Effect of omeprazole and sucralfate on gastrointestinal injury in a fasting/NSAID model

Rebecca C. Bishop, Ann M. Kemper, Pamela A. Wilkins, Annette M. McCoy

Research output: Contribution to journalArticlepeer-review


Background: Equine gastric ulcer syndrome (EGUS) is a common and significant cause of morbidity in horses, with a range of clinical signs, including inappetence, colic and poor performance. Hospitalised horses are exposed to factors that may induce EGUS, including fasting and nonsteroidal anti-inflammatory drug (NSAID) administration, and may be at risk for development of squamous (ESGD) and glandular gastric disease (EGGD). Prophylactic anti-ulcer medication is often prescribed for these patients, but drug selection is complicated by different aetiology and response to treatment of ESGD and EGGD. Objectives: To establish the efficacy of sucralfate or omeprazole used prophylactically in horses exposed to a combined feed-fast and NSAID administration EGUS induction protocol. We hypothesised that these drugs would be equally effective for prevention of gastric lesions in the experimental cohort. Study design: Randomised crossover experimental design. Methods: Horses (n = 14) received either omeprazole (1 mg/kg PO q24h) or sucralfate (20 mg/kg PO q8h) while undergoing the feed-fast/NSAID protocol, allowed an 8-week washout period, and then administered the alternate treatment. Serial gastroscopy, ultrasound and haematology documented treatment effects. Results: ESGD and EGGD score increased over time under both treatments. There was a significant effect of treatment on EGGD scores (P <.001), with post-treatment EGGD scores higher for horses receiving sucralfate (median 3; IQR 2.25,3) than omeprazole (1; 1,1). The effect of treatment on ESGD scores just achieved significance (P =.05), with post-treatment ESGD scores higher for sucralfate (4; 3,4) than omeprazole (2; 2,3). Main limitations: This study was performed in healthy horses, and response to treatment may differ in horses with clinical illness. Additional investigation in a larger population may be required to detect significant differences in other clinical parameters. Conclusions: Omeprazole was superior to sucralfate for mitigating gastric lesion severity in healthy horses exposed to a feed-fast/NSAID model.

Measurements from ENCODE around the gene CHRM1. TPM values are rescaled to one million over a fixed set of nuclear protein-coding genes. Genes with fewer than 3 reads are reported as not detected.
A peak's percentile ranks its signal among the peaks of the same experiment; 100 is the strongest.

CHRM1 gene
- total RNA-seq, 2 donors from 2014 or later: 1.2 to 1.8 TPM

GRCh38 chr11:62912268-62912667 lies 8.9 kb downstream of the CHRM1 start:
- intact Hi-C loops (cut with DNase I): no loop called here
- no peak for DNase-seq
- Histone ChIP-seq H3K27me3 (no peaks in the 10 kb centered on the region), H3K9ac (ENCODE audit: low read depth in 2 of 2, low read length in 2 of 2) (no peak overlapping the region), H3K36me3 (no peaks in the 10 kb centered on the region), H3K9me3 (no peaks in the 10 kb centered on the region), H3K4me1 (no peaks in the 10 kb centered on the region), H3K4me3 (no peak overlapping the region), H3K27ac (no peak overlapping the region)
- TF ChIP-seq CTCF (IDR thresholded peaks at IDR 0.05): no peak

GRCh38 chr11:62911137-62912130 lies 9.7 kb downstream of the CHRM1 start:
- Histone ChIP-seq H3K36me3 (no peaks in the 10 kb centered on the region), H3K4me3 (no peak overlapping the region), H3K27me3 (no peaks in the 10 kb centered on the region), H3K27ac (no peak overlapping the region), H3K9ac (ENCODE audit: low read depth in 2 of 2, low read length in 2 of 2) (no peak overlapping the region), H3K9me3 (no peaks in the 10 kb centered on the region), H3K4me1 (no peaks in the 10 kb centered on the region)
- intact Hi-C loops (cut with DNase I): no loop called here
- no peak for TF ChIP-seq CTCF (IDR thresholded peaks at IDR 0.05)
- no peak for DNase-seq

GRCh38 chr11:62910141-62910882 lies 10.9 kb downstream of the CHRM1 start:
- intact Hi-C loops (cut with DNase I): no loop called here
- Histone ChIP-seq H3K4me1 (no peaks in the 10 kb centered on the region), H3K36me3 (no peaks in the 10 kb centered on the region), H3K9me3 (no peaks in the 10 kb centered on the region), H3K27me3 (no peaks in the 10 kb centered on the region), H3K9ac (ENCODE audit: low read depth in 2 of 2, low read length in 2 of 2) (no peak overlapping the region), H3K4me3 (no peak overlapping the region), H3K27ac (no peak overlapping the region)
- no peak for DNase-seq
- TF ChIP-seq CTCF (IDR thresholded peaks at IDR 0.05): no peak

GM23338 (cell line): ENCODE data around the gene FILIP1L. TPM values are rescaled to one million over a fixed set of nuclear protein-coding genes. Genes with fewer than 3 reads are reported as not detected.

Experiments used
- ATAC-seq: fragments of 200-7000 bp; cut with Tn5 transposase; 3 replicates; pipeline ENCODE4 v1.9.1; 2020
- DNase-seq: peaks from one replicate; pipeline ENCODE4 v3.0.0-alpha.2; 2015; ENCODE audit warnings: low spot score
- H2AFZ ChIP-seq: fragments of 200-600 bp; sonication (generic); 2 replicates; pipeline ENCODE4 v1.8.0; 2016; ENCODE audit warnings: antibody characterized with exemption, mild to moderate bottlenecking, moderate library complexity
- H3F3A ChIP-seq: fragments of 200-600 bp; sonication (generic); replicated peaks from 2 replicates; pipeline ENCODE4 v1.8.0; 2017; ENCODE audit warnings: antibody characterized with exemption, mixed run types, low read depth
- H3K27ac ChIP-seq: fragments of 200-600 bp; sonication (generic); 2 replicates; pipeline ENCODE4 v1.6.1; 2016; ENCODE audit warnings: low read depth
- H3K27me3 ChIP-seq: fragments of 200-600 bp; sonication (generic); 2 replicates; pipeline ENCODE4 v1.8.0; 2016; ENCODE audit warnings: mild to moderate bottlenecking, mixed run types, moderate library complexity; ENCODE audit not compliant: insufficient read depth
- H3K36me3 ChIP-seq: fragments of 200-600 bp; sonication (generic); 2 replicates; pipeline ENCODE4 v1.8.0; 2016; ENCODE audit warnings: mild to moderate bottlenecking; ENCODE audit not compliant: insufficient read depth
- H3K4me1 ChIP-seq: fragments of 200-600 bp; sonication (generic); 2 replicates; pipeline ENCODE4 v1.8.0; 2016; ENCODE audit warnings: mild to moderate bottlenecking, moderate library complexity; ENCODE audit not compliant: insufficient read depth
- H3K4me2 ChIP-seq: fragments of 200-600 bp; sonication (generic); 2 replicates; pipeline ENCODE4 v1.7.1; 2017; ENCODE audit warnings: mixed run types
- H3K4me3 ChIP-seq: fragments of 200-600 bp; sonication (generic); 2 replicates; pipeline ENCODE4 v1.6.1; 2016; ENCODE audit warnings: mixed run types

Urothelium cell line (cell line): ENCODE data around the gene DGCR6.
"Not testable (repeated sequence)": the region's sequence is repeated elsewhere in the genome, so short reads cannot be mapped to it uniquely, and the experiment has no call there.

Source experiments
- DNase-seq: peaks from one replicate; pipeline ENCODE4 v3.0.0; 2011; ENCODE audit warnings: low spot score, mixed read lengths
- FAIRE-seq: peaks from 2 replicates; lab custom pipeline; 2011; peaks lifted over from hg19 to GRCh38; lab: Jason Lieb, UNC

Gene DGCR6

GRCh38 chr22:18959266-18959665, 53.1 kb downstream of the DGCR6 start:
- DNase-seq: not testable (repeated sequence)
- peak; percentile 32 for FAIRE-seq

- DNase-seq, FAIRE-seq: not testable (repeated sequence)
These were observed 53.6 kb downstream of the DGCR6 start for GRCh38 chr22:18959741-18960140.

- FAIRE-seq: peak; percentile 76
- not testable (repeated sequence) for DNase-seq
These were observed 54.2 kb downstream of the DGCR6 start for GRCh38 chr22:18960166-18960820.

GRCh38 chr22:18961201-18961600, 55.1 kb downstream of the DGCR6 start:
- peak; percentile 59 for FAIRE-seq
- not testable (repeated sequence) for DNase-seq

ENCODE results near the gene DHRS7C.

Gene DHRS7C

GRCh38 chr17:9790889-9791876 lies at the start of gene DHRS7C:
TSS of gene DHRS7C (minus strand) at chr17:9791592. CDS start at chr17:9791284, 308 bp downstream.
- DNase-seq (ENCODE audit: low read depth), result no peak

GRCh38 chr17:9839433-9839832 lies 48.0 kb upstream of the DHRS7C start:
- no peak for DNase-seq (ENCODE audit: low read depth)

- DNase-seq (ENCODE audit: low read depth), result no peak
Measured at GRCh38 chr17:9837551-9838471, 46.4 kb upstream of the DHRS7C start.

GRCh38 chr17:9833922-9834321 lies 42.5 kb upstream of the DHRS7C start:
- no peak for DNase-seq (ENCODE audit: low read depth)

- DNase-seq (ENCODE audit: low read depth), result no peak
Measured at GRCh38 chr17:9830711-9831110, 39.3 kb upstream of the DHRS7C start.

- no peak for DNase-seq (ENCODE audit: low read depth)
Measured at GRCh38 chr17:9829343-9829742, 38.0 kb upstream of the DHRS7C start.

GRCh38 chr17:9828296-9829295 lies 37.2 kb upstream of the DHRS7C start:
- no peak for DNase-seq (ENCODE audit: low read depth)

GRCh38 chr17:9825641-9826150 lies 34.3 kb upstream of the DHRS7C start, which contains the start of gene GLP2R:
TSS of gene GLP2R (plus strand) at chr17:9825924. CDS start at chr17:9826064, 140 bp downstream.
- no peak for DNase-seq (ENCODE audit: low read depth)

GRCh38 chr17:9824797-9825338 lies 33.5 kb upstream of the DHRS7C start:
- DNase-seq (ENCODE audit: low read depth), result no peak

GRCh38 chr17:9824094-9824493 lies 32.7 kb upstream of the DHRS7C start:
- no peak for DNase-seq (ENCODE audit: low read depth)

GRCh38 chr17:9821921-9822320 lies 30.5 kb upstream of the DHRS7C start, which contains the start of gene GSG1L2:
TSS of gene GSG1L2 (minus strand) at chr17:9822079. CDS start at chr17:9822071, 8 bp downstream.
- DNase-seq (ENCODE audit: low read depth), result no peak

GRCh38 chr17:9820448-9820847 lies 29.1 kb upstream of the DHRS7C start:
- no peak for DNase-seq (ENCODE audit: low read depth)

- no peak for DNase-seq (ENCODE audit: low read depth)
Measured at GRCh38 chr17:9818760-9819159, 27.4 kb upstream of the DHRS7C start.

Original languageEnglish (US)
Pages (from-to)829-837
Number of pages9
JournalEquine veterinary journal
Issue number4
StatePublished - Jul 2022


  • equine gastric ulcer syndrome (EGUS)
  • equine glandular gastric disease (EGGD)
  • equine squamous gastric disease (ESGD)
  • gastroprotectant
  • horse
  • nonsteroidal anti-inflammatory drug (NSAID)
  • proton pump inhibitor (PPI)

ASJC Scopus subject areas

  • Equine


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